Feather Science
Written by: Richard K. Simpson

show/hide words to know

Iridescence: bright rainbow-like colors that can change depending on the angle you look at them or the angle light hits them.

Pressure: a force against an object. Like when you use your hand to push a door open.

Thrust: to push in one direction.

Flashcard facts and information about feathers

Biology Bits stories are a great way for you to learn about biology a little bit at a time. We’ve broken down information into pieces that are very tiny—bite-sized biology cards. Cutting out the cards will let you organize them however you want, or use them as flashcards while you read.

This set of bits will teach you about the many ways birds use one of their finest features: feathers. To learn more about the science behind feathers, visit Feather Biology.

Play the slide show from the beginning or pick a slide to begin with by clicking on a slide below.

A brown featherA woodpecker illustrationAn illustration of a peacock-style featherA diagram showing how lift works on a wingAn illustration of a goose flying, showing the direction of thrust and airflow.An illustration of four of the six types of feathers.An illustration showing up-close feather anatomy.Illustrations of bird claws and a bird beak.An illustration of a humminbird with a blue and green body and a ruby red throat.A cartoon silhouette of a person's head while they are talking.

You can also download Biology Bits in the following formats:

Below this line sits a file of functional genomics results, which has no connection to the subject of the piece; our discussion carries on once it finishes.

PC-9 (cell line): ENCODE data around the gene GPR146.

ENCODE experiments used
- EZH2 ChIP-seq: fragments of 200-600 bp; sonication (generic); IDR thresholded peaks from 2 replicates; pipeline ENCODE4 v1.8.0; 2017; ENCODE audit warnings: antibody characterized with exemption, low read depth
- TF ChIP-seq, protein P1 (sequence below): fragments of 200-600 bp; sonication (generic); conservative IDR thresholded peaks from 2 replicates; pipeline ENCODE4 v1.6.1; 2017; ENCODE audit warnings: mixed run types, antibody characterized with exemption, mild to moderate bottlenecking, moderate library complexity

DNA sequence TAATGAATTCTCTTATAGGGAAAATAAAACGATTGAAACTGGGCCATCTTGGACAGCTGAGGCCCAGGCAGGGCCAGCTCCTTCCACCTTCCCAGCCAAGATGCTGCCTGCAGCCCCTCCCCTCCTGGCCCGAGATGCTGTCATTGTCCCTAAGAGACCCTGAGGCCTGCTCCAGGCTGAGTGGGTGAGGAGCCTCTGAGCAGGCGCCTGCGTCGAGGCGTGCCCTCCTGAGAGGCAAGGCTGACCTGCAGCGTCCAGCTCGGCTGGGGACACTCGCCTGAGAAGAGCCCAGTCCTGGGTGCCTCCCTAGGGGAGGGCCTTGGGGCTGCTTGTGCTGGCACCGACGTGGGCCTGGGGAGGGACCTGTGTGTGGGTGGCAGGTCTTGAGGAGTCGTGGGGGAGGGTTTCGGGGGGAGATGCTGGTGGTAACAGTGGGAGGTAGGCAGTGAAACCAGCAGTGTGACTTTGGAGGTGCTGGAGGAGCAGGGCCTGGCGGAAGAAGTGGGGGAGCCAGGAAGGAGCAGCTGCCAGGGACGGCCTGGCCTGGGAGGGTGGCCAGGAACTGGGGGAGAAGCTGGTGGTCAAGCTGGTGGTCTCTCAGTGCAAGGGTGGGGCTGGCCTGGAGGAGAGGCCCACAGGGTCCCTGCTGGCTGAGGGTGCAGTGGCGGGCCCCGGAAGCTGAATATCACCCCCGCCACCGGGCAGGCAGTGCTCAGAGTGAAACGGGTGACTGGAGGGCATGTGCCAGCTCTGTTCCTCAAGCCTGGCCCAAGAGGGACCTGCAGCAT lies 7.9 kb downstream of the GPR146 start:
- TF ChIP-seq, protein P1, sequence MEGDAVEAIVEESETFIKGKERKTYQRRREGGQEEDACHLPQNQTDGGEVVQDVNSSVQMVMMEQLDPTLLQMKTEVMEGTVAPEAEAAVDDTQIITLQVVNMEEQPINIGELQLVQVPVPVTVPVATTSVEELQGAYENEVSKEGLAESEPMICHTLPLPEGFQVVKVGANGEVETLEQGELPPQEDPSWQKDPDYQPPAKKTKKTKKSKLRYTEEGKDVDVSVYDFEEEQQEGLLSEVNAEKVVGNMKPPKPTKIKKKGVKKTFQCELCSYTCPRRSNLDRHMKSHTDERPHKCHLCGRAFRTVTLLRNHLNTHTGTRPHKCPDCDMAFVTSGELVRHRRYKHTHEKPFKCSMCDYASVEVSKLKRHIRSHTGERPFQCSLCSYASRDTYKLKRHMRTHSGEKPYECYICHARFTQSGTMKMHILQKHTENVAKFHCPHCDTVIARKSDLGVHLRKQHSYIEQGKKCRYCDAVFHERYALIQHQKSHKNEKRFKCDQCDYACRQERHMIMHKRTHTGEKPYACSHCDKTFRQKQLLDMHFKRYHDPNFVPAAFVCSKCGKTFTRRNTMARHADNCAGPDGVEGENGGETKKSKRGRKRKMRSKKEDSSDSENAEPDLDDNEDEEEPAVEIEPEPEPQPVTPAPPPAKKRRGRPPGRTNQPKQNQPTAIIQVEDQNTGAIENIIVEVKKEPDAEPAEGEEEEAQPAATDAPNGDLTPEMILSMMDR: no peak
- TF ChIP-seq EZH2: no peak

download a pdf for easy printing
download the bio bits slideshow as a pdf

View Citation

You may need to edit author's name to meet the style formats, which are in most cases "Last name, First name."

Bibliographic details:

  • Article: Feather Bits
  • Author(s): Richard K. Simpson
  • Publisher: Arizona State University School of Life Sciences Ask A Biologist
  • Site name: ASU - Ask A Biologist
  • Date published: September 19, 2014
  • Date accessed: June 12, 2024
  • Link: https://askabiologist.asu.edu/biology-bits/feather-bits

APA Style

Richard K. Simpson. (2014, September 19). Feather Bits. ASU - Ask A Biologist. Retrieved June 12, 2024 from https://askabiologist.asu.edu/biology-bits/feather-bits

American Psychological Association. For more info, see http://owl.english.purdue.edu/owl/resource/560/10/

Chicago Manual of Style

Richard K. Simpson. "Feather Bits". ASU - Ask A Biologist. 19 September, 2014. https://askabiologist.asu.edu/biology-bits/feather-bits

MLA 2017 Style

Richard K. Simpson. "Feather Bits". ASU - Ask A Biologist. 19 Sep 2014. ASU - Ask A Biologist, Web. 12 Jun 2024. https://askabiologist.asu.edu/biology-bits/feather-bits

Modern Language Association, 7th Ed. For more info, see http://owl.english.purdue.edu/owl/resource/747/08/
Beaver teeth

Here are some pieces of biology that you can sink your teeth into. One bit at a time.

Be Part of
Ask A Biologist

By volunteering, or simply sending us feedback on the site. Scientists, teachers, writers, illustrators, and translators are all important to the program. If you are interested in helping with the website we have a Volunteers page to get the process started.

Donate icon  Contribute

Share this page:


Share to Google Classroom